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    • #119129

      Hello everyone!

      My name is Matt and I am from lower NYS (Putnam County to be exact). I am just getting back into trails/omountain riding since I stopped when I was just a wee lad. I used to ride my trusty 24" Magna mountain bike all up and down the local trails with ease!! I am an avid outdoorsman and enjoy fishing, hunting, shooting, archery, hiking, and soon enough blowing down trails on a bike!! I have a few questions for you guys as far as getting back into it.
      I know, I know… Another new guy who will ask a ton of questions and you’ll answer them the same as always!!

      I am currently looking into a couple of options. Ideally, I would love to get a Specialized Rockhopper 29er. I am just having a hard time justifying the purchase at a little over $900. My concerns with getting a dpt store bike (Diamondback, Mongoose, etc..) Is that I am a bit larger than most. I am 300+ and, to me, buying a "lesser" quality bike scares me. If I am going to be hitting trails, I want to know that my bike can handle them with my big ass on it! I also looked into the Hardrock, but I figure for a little extra I am getting a much better bike… (According to the bike store associate)… I have been regularly checking craigslist and Ebay for used, but good condition bikes. I’ve found plenty of older style bikes in my area, but nothing that I am willing to spend money on and bring it to get looked at only to find out I have to replace $500 worth of parts in order for it to accommodate me. I have had a bad experience with buying second hand stufffrom people.

      Do you guys think that this would be a good starting point for someone my size? I am told by the bike shop that my size is really of no concern for todays bicycle technology, especially with higher end bikes. He said he has had to do some suspension work for larger customers and that they would take care of that with the bike purchase free of charge. I know the theory of spring rates from my track riding days (motorcycle 04′ cbr1000rr). I was a few pounds thinner back than though.

      Anyway, thank you for reading and I hope to meet up with some local guys to tear it up once I get set up and back into shape a bit!

      Take care!!

      – Matt

    • #119130

      Hi there Matt and welcome to the fold! You’re in for some awesome times. Just a couple thoughts about your comments:

      1) Run, don’t walk from a dept. store bike. The difference between that and the Rockhopper is so great that they shouldn’t both be considered the same machine. A Wal-Mart bike will give you nothing but trouble and will cause you to never want to ride again. A quality bike from a reputable local bike shop will be set up correctly and ready to roll. You won’t have to do anything but adjust for some stretched shifting cables a few rides in which they’ll be happy to take care of for you.

      2) Your weight isn’t out of the ordinary in MTB and you were told correctly that the bulk of today’s bikes are built to handle the stresses of what they call the Clydesdale class riders.

      3) If you’re not comfortable with used, then I’m not one to talk you into it, but both my current rides are Craigslist scores. This week, I tripped 2,600 miles on the first one I bought and the other has just over 300. If you’re diligent during the process, there’s nothing to fear from saving a few hundred bucks on a bike someone bought and then decided they didn’t like riding 😀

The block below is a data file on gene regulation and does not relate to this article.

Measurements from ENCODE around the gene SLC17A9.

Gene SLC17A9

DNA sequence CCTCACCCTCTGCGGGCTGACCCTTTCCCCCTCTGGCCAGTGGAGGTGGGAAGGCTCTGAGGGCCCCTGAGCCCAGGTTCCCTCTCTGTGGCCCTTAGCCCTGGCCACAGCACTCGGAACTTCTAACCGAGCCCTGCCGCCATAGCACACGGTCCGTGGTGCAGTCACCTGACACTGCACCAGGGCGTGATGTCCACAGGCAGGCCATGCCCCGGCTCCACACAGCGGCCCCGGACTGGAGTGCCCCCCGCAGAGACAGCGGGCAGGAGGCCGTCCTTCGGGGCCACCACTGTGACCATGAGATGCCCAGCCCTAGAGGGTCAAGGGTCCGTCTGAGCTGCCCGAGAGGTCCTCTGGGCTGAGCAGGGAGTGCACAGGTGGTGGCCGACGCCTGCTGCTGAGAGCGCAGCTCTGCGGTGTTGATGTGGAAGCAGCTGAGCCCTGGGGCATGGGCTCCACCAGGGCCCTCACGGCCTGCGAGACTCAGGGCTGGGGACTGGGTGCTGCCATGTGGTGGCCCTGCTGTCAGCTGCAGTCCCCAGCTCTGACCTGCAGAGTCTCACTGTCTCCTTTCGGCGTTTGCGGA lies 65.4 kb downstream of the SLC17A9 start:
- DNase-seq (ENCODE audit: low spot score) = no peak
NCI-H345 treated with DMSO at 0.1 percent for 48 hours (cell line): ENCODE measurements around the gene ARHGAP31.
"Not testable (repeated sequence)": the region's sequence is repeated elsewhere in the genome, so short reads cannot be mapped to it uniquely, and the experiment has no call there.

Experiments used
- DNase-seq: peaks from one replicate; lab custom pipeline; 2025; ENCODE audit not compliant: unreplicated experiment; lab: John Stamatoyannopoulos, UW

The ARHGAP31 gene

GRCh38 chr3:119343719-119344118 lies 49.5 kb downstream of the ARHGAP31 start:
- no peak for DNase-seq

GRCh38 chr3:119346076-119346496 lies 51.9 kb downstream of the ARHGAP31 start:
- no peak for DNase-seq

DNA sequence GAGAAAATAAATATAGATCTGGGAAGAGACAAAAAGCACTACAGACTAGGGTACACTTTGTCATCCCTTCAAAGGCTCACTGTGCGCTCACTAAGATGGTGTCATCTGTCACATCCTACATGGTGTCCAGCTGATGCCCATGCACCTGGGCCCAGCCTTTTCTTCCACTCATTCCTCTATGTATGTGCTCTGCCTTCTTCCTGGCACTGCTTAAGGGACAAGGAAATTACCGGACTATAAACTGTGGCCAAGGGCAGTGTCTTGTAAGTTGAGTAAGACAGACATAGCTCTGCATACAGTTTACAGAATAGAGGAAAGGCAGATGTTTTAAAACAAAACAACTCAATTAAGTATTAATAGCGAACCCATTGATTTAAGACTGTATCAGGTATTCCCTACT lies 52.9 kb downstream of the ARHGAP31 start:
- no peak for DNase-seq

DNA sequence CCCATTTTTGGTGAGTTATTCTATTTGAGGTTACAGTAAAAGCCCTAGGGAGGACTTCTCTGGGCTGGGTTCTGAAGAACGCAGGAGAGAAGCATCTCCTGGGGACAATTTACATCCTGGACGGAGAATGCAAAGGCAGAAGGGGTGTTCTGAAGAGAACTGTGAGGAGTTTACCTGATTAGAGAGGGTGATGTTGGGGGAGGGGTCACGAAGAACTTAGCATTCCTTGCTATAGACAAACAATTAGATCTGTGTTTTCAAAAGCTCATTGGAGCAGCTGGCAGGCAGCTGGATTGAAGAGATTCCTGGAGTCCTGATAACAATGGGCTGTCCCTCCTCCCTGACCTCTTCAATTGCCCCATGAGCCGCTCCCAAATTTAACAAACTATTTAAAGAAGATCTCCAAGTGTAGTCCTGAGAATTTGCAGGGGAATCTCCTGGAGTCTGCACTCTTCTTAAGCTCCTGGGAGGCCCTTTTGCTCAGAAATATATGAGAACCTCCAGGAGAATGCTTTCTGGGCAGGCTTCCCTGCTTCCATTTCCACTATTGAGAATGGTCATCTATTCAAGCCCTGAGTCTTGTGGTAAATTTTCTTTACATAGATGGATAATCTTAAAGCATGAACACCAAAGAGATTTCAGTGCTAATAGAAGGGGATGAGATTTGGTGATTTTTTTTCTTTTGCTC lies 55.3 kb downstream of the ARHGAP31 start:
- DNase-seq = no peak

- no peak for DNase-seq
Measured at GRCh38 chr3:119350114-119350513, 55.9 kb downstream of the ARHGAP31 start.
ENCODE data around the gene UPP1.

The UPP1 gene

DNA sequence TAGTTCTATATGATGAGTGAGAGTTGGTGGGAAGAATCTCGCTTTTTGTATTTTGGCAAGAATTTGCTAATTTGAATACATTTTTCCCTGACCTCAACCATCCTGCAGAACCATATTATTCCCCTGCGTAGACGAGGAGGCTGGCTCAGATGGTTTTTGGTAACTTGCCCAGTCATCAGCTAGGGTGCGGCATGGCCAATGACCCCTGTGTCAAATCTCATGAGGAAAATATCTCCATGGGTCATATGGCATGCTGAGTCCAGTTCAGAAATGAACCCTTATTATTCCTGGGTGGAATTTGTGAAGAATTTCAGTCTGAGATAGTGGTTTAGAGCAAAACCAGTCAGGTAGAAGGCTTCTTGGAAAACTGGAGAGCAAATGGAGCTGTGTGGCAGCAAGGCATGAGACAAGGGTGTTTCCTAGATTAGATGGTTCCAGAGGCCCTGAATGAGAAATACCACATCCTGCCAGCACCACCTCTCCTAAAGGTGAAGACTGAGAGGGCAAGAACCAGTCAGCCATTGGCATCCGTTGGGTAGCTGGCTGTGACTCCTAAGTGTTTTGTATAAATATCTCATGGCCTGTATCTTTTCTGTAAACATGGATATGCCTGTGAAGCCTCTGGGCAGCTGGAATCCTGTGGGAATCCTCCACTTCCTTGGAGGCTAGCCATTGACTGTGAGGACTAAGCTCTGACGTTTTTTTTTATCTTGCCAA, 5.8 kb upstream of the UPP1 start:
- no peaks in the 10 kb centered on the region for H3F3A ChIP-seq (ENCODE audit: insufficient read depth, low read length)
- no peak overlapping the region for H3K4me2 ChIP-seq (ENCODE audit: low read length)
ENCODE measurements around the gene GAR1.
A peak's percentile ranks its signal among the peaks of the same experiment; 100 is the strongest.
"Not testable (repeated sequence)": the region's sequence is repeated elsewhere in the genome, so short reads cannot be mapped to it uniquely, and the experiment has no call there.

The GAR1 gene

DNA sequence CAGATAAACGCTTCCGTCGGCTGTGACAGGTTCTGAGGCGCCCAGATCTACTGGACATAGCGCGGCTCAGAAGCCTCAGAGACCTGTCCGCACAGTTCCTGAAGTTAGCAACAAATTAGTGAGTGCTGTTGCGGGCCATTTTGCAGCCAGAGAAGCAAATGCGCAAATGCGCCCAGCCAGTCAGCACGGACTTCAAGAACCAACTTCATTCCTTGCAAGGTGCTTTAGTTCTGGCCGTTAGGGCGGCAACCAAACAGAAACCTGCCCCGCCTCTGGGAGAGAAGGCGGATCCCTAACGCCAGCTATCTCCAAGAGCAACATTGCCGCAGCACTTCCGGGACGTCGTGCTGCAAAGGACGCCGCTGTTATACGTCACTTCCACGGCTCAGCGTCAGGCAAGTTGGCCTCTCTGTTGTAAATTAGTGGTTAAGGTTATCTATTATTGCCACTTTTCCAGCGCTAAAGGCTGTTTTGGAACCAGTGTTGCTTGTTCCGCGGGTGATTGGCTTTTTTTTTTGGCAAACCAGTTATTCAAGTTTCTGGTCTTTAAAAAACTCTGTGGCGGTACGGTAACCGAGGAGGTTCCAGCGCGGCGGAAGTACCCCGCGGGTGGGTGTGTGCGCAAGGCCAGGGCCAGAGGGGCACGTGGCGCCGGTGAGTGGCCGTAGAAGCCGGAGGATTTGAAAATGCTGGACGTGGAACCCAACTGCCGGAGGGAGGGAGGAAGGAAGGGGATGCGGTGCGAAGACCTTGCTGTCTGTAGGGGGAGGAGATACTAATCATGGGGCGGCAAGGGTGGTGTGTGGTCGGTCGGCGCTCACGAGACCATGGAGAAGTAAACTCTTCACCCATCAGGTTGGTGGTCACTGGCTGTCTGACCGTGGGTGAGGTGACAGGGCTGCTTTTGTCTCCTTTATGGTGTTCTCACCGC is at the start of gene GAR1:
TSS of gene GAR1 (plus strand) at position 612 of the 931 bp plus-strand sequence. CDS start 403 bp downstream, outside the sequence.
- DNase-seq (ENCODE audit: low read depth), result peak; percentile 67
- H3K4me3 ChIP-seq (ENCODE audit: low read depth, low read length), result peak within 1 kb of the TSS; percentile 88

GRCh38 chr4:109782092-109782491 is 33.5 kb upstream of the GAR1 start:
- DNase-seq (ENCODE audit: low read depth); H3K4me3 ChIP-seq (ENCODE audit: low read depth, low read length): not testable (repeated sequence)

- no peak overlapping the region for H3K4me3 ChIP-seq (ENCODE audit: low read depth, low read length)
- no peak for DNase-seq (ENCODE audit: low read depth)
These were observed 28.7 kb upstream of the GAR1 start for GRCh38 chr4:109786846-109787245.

Let us know what you end up buying and what you think of it!

    • #119131

      Thanks Schwim!

      I am definitely excited to get back into it!! I remember riding right along the water and stopping off to hang out and enjoy the scenery.

      Good to know about your CL finds. I am going to keep an eye out for something on there. But out of curiosity… Say I do find something, what do you think would be some things I would have to pay special attention to that -could- potentially be costly to fix? Obviously any cracks on rims/ frame/ bars. But say for instance disc brakes… What’s a job like that seem to cost? Fork work too? I guess I should really chat with the store about rate/hr and parts.

      And what’s a couple other brands of bikes that offer the same quality a specialized offers? Ever since I was a kid I have always "Specialized" and thought they were the pinnacle of cycling perfection, haha. But I know other brands such as GT, Trek, Giant offer great quality. Can we keep them in the same class or are they good, but not as good?

    • #119132

      MTI

      Hey Matt it is Matt! I am going to make a bold prediction. When Singletracks newest full time employee Gregg…and a very good employee he is…. sees this post he is going to post a link to the Airborn Goblin. I have a friend who just rode his for the first time and is very pleased. However, I rode a Rockhopper for 3 years and about 2,500 miles and was very happy with the bike.

      There will be lots of different views on buying a used bike. If you find a used bike you like bring a friend who knows a thing or two to look it over for you. You could easily dump hundreds of dollars into worn parts like chainrings, cassettes, wheel repair, forks if you don’t know what to look out for. With that said there are also lots of super bikes out there on the used market just be careful and best of luck riding! Oh yea and as Schwim said…who is a knowlegable man and nice person on top of that 😃 ….be careful of the department store bikes.

    • #119133

      Thanks Matt!!

      I figured the drivetrain would be an issue, but just not certain of how long it could take to wear a bicycle chain and sprockets out. I’m going to check into that bike now as well. Thanks!

      I feel like I am shopping for a new car. I’m going to start dreaming about mountain bikes soon. Haha

    • #119134